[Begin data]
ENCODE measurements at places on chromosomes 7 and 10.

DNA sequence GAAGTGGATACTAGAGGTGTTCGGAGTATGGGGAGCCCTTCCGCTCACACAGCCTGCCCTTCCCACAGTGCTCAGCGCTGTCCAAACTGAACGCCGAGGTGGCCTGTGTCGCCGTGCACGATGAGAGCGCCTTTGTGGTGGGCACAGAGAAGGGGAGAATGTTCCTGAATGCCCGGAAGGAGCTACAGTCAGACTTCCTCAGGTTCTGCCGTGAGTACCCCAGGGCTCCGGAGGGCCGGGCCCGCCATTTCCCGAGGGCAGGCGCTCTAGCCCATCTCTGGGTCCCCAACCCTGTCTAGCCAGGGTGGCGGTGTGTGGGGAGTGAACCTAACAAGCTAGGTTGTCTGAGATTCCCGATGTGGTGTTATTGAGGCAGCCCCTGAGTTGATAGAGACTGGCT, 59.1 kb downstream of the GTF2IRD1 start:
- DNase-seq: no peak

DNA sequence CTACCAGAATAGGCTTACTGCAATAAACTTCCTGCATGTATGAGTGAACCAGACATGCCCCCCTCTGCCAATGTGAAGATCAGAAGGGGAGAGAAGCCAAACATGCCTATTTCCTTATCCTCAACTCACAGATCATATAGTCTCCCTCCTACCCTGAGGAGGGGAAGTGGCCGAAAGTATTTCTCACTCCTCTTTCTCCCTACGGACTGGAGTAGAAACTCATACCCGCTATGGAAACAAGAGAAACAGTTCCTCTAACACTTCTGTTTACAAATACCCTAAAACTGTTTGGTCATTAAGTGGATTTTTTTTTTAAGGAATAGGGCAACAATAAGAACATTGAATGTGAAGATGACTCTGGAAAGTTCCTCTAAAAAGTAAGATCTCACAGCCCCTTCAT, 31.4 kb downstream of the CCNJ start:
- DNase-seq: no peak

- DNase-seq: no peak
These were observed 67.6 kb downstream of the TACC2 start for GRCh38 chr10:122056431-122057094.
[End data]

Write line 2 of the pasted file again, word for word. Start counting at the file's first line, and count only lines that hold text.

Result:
DNA sequence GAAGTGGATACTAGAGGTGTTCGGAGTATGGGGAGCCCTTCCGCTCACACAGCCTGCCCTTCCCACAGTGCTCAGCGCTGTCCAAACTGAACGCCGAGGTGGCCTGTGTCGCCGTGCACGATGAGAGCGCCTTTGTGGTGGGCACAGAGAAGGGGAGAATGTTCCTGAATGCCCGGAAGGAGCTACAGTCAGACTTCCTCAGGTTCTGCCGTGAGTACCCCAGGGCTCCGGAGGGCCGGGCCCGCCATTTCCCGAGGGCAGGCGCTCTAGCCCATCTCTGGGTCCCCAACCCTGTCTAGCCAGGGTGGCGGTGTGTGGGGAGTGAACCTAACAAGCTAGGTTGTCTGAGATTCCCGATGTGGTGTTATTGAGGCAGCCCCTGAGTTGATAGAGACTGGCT, 59.1 kb downstream of the GTF2IRD1 start: